Quiz about Human Rights and Human Wrongs
Quiz about Human Rights and Human Wrongs

Human Rights and Human Wrongs Trivia Quiz


Kyleisalive's challenge caused me to ponder the massive social changes that have taken place since the 1960s, particularly how former human 'rights' are now 'wrongs' and vice versa.

A multiple-choice quiz by caramellor. Estimated time: 3 mins.
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Author
caramellor
Time
3 mins
Type
Multiple Choice
Quiz #
378,887
Updated
Dec 03 21
# Qns
10
Difficulty
Average
Avg Score
8 / 10
Plays
703
Awards
Top 20% Quiz
Last 3 plays: Guest 64 (9/10), Guest 174 (7/10), Guest 192 (8/10).
This quiz has 2 formats: you can play it as a or as shown below.
Scroll down to the bottom for the answer key.
1. When the 'human rights' of children gained special attention prior to the United Nations Convention on the Rights of the Child in 1989, which practice now deemed a 'human wrong' caused a lot of division in families and schools in countries where it was not already a 'wrong'?
Hint

Eating junk food
Homework
School uniforms
Corporal punishment

2. Despite the United Nations Universal Declaration of Human Rights (1948) this particular 'human right' was still considered to be an 'abomination' in many conservative sections of Western societies for decades. What is it?
Hint

Bestiality
Homosexuality
Virginity
Vegetarianism

3. While many still adhere to the principle that marriage is sacred and that it's a 'human wrong' to divorce one's partner, which new grounds for divorce in 1969 gave couples the 'human right' to be free of each other without fault or guilt?
Hint

Conscious uncoupling
Irreconcilable differences
Irretrievable uncoupling
Uncomfortable differences

4. It took a long time for women to win their 'human right' to vote, but which country waited until 1962 to give its indigenous people this right?
Hint

USA
Australia
Canada
New Zealand

5. As overburdened Western countries increasingly question the 'human right' to political asylum, which 1939 incident highlighted the 'human wrong' of turning back those subject to persecution?
Hint

Shipload of Jews arriving off the coast of North America
Shipload of Jews arriving in South America
Shipload of Nazis arriving off the coast of North America
Boatload of Nazis arriving in South America

6. Which product, issued to Allied service personnel during the 1939-45 war as a near essential entitlement, almost a right, has since come to be seen as a 'wrong'?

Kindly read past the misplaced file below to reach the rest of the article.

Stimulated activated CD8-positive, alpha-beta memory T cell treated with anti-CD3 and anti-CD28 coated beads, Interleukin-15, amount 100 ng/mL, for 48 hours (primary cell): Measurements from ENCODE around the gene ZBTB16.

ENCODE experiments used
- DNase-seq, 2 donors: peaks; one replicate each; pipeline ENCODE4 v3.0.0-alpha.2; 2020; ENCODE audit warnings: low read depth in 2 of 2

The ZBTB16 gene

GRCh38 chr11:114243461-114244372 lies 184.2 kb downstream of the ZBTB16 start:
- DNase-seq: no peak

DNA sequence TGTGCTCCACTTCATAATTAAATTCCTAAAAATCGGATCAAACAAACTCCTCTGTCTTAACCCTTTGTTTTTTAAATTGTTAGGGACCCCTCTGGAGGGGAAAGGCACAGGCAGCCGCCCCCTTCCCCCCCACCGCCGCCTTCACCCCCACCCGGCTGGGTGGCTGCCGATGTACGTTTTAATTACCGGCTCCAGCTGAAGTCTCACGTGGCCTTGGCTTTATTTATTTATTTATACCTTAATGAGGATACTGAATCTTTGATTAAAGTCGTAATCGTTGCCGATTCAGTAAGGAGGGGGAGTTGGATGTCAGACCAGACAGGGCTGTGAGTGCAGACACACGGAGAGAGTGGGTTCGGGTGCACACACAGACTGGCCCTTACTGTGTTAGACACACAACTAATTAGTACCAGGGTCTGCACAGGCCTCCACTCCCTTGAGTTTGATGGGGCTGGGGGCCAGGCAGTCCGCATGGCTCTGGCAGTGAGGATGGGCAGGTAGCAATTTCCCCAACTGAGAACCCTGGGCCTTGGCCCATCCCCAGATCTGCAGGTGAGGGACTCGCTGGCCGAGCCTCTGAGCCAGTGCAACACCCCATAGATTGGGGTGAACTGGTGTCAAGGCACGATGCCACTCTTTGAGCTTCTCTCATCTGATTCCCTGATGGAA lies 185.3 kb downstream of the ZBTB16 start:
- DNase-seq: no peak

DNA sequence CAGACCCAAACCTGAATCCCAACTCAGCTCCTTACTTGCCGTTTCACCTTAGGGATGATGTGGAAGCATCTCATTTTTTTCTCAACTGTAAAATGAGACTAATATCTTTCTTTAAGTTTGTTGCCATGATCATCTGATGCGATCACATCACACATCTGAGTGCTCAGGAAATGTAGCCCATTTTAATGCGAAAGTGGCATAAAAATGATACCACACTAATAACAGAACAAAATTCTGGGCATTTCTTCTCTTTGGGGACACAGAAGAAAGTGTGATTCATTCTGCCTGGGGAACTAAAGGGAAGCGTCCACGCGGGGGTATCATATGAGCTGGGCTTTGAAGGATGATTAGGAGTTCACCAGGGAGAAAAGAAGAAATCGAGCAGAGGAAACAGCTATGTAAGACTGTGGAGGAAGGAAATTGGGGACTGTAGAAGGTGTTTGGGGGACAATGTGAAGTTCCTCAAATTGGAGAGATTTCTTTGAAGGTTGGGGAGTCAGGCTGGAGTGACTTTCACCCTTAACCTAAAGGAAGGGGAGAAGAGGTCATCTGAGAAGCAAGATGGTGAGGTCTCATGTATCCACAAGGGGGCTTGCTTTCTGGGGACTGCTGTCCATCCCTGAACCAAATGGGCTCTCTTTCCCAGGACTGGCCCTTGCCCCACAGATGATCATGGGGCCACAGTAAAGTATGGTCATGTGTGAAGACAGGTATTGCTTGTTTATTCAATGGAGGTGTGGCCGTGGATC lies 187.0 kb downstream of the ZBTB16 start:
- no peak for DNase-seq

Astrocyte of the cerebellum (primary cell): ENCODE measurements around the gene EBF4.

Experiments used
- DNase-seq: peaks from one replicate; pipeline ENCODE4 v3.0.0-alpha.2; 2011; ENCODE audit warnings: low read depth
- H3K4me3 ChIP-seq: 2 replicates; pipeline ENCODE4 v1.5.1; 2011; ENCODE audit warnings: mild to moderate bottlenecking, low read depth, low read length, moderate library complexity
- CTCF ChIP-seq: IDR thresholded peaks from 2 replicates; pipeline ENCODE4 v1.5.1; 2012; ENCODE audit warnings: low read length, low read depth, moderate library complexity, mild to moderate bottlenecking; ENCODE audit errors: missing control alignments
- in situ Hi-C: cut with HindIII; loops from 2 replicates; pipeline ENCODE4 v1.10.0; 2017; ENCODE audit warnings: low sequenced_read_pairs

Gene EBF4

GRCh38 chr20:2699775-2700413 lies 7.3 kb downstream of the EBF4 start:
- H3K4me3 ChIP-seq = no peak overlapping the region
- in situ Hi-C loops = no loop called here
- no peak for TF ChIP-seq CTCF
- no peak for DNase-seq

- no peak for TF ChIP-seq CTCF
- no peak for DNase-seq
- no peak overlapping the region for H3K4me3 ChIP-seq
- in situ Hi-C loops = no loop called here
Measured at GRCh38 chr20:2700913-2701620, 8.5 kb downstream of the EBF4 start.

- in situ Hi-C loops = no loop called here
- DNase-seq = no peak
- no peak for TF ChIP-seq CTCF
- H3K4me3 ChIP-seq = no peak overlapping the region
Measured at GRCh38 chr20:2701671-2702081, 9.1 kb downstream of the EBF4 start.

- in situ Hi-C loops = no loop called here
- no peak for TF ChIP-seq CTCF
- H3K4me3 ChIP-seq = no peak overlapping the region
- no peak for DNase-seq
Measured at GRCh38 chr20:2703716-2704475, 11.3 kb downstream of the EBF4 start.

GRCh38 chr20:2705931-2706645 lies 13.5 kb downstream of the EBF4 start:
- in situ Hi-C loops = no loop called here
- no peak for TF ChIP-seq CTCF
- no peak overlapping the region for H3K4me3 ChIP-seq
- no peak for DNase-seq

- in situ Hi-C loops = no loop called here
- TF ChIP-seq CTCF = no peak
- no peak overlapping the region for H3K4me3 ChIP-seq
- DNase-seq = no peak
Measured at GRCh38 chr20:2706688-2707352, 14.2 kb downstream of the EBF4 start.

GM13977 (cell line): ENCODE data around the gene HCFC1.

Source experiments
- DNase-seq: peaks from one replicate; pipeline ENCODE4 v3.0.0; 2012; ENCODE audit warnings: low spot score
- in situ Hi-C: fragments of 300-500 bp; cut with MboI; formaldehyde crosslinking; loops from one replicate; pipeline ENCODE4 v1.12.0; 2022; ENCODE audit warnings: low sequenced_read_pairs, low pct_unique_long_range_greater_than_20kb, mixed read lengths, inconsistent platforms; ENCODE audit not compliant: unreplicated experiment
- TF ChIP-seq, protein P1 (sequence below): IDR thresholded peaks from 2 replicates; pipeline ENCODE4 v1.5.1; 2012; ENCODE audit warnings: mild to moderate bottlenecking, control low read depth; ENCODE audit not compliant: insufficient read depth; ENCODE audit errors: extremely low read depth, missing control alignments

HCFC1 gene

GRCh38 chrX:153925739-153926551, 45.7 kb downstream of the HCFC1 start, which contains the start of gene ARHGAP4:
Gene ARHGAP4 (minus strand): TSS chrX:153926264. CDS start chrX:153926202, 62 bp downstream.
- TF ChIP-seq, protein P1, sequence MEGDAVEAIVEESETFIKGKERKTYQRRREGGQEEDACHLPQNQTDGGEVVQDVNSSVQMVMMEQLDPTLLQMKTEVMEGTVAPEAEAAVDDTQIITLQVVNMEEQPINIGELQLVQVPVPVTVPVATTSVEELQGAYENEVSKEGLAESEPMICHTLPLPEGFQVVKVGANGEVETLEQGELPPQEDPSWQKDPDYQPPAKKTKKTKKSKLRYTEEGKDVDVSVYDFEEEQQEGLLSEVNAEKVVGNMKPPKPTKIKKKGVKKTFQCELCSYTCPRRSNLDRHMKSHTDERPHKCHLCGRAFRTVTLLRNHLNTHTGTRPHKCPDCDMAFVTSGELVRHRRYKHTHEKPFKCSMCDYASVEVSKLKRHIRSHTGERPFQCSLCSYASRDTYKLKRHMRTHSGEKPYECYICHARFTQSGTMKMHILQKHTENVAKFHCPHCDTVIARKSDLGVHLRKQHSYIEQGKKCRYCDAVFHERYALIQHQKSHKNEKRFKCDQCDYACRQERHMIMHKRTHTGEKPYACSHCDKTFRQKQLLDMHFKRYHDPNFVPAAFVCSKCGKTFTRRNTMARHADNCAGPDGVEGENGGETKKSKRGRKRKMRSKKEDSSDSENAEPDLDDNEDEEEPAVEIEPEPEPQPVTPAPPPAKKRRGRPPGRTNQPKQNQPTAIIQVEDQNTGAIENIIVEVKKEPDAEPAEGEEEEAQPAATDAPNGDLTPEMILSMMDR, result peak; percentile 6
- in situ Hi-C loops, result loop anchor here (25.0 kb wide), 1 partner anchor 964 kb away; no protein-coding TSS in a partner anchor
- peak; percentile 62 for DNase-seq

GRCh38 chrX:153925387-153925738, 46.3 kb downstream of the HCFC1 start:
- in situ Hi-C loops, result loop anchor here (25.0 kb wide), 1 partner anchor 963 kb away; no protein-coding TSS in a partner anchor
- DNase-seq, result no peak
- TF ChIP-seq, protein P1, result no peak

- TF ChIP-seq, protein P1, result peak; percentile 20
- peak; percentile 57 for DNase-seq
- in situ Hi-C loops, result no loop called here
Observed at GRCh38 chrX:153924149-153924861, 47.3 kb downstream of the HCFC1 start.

Hint

Pep pills
Condoms
Tobacco
K-Rations

7. A fair day's work for a fair day's pay is a 'human right' that most nations observe, but which practice is increasingly being used by employers in western countries to obtain unpaid labour?
Hint

Internships
Apprenticeships
A trial period before a paid placement
Overtime

8. Exposed increasingly from the 1980s onwards, which human wrong had been largely kept hidden for decades? Hint

Sexual abuse of children
Forced church attendance
Flagellation
Witch hunting

9. Another 'human wrong' that may be gaining the status of a 'human right' in western countries - and is already accepted in the Netherlands and Switzerland particularly - is which practice?
Hint

Human cloning
Late term abortion
Selling one's organs
Assisted suicide

10. Women's 'human rights' concerning their body, employment and place in society were advanced significantly by which product in the 1960s?
Hint

Virginia Slims
Victoria's Secrets
Panty-hose
The birth control pill


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Quiz Answer Key and Fun Facts
1. When the 'human rights' of children gained special attention prior to the United Nations Convention on the Rights of the Child in 1989, which practice now deemed a 'human wrong' caused a lot of division in families and schools in countries where it was not already a 'wrong'?

Answer: Corporal punishment

Being sent to the headmaster for a caning - or being rapped on the knuckles by a teacher - was once the way many educators maintained discipline in schools in England; and in some families the same sort of corporal punishment was dished out at home by dad. Progressive schools in most western countries had abandoned this practice by the 1960s or earlier. From the 1960s and 1970s onwards there was increasing talk of 'children's rights' in an increasingly absolute sense, which included freedom from physical punishment. (On the whole, earlier discussion of children's rights had been confined to the obligations of caregivers).